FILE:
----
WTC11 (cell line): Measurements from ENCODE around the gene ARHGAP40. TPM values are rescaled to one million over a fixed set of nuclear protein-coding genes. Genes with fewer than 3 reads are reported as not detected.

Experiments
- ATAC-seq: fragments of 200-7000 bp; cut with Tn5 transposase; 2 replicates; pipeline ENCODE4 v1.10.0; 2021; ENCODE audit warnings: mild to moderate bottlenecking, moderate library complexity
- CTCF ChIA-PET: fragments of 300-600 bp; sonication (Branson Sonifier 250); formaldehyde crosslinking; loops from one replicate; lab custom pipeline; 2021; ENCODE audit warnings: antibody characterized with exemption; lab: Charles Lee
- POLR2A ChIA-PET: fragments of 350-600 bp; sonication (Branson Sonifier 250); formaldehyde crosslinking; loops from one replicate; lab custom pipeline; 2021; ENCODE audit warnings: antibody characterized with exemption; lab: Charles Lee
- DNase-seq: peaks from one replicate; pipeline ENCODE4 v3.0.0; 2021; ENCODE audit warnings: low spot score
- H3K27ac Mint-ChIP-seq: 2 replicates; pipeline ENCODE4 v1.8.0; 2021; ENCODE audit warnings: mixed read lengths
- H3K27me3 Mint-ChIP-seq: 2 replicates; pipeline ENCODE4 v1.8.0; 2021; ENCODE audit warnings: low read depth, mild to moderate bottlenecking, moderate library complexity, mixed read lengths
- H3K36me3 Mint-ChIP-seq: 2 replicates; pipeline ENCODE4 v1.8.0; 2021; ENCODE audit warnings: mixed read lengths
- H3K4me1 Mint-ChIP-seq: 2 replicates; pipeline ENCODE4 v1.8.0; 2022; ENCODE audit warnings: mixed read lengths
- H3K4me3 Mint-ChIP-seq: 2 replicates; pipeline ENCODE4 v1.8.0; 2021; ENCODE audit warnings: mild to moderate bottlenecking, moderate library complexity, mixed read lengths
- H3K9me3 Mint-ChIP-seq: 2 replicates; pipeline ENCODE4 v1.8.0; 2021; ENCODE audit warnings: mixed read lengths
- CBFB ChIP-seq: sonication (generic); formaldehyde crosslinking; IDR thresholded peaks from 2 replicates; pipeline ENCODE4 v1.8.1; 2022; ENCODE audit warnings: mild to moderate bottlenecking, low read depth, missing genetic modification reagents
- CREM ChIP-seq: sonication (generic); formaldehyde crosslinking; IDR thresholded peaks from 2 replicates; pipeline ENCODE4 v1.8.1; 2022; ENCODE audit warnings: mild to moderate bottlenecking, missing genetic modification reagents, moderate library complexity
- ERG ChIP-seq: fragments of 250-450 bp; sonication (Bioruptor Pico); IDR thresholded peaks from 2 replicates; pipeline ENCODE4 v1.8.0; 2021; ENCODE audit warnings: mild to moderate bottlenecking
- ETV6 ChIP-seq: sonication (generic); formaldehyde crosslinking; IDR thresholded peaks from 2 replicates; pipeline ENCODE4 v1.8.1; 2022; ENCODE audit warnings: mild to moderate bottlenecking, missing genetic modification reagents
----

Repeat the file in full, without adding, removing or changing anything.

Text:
WTC11 (cell line): Measurements from ENCODE around the gene ARHGAP40. TPM values are rescaled to one million over a fixed set of nuclear protein-coding genes. Genes with fewer than 3 reads are reported as not detected.

Experiments
- ATAC-seq: fragments of 200-7000 bp; cut with Tn5 transposase; 2 replicates; pipeline ENCODE4 v1.10.0; 2021; ENCODE audit warnings: mild to moderate bottlenecking, moderate library complexity
- CTCF ChIA-PET: fragments of 300-600 bp; sonication (Branson Sonifier 250); formaldehyde crosslinking; loops from one replicate; lab custom pipeline; 2021; ENCODE audit warnings: antibody characterized with exemption; lab: Charles Lee
- POLR2A ChIA-PET: fragments of 350-600 bp; sonication (Branson Sonifier 250); formaldehyde crosslinking; loops from one replicate; lab custom pipeline; 2021; ENCODE audit warnings: antibody characterized with exemption; lab: Charles Lee
- DNase-seq: peaks from one replicate; pipeline ENCODE4 v3.0.0; 2021; ENCODE audit warnings: low spot score
- H3K27ac Mint-ChIP-seq: 2 replicates; pipeline ENCODE4 v1.8.0; 2021; ENCODE audit warnings: mixed read lengths
- H3K27me3 Mint-ChIP-seq: 2 replicates; pipeline ENCODE4 v1.8.0; 2021; ENCODE audit warnings: low read depth, mild to moderate bottlenecking, moderate library complexity, mixed read lengths
- H3K36me3 Mint-ChIP-seq: 2 replicates; pipeline ENCODE4 v1.8.0; 2021; ENCODE audit warnings: mixed read lengths
- H3K4me1 Mint-ChIP-seq: 2 replicates; pipeline ENCODE4 v1.8.0; 2022; ENCODE audit warnings: mixed read lengths
- H3K4me3 Mint-ChIP-seq: 2 replicates; pipeline ENCODE4 v1.8.0; 2021; ENCODE audit warnings: mild to moderate bottlenecking, moderate library complexity, mixed read lengths
- H3K9me3 Mint-ChIP-seq: 2 replicates; pipeline ENCODE4 v1.8.0; 2021; ENCODE audit warnings: mixed read lengths
- CBFB ChIP-seq: sonication (generic); formaldehyde crosslinking; IDR thresholded peaks from 2 replicates; pipeline ENCODE4 v1.8.1; 2022; ENCODE audit warnings: mild to moderate bottlenecking, low read depth, missing genetic modification reagents
- CREM ChIP-seq: sonication (generic); formaldehyde crosslinking; IDR thresholded peaks from 2 replicates; pipeline ENCODE4 v1.8.1; 2022; ENCODE audit warnings: mild to moderate bottlenecking, missing genetic modification reagents, moderate library complexity
- ERG ChIP-seq: fragments of 250-450 bp; sonication (Bioruptor Pico); IDR thresholded peaks from 2 replicates; pipeline ENCODE4 v1.8.0; 2021; ENCODE audit warnings: mild to moderate bottlenecking
- ETV6 ChIP-seq: sonication (generic); formaldehyde crosslinking; IDR thresholded peaks from 2 replicates; pipeline ENCODE4 v1.8.1; 2022; ENCODE audit warnings: mild to moderate bottlenecking, missing genetic modification reagents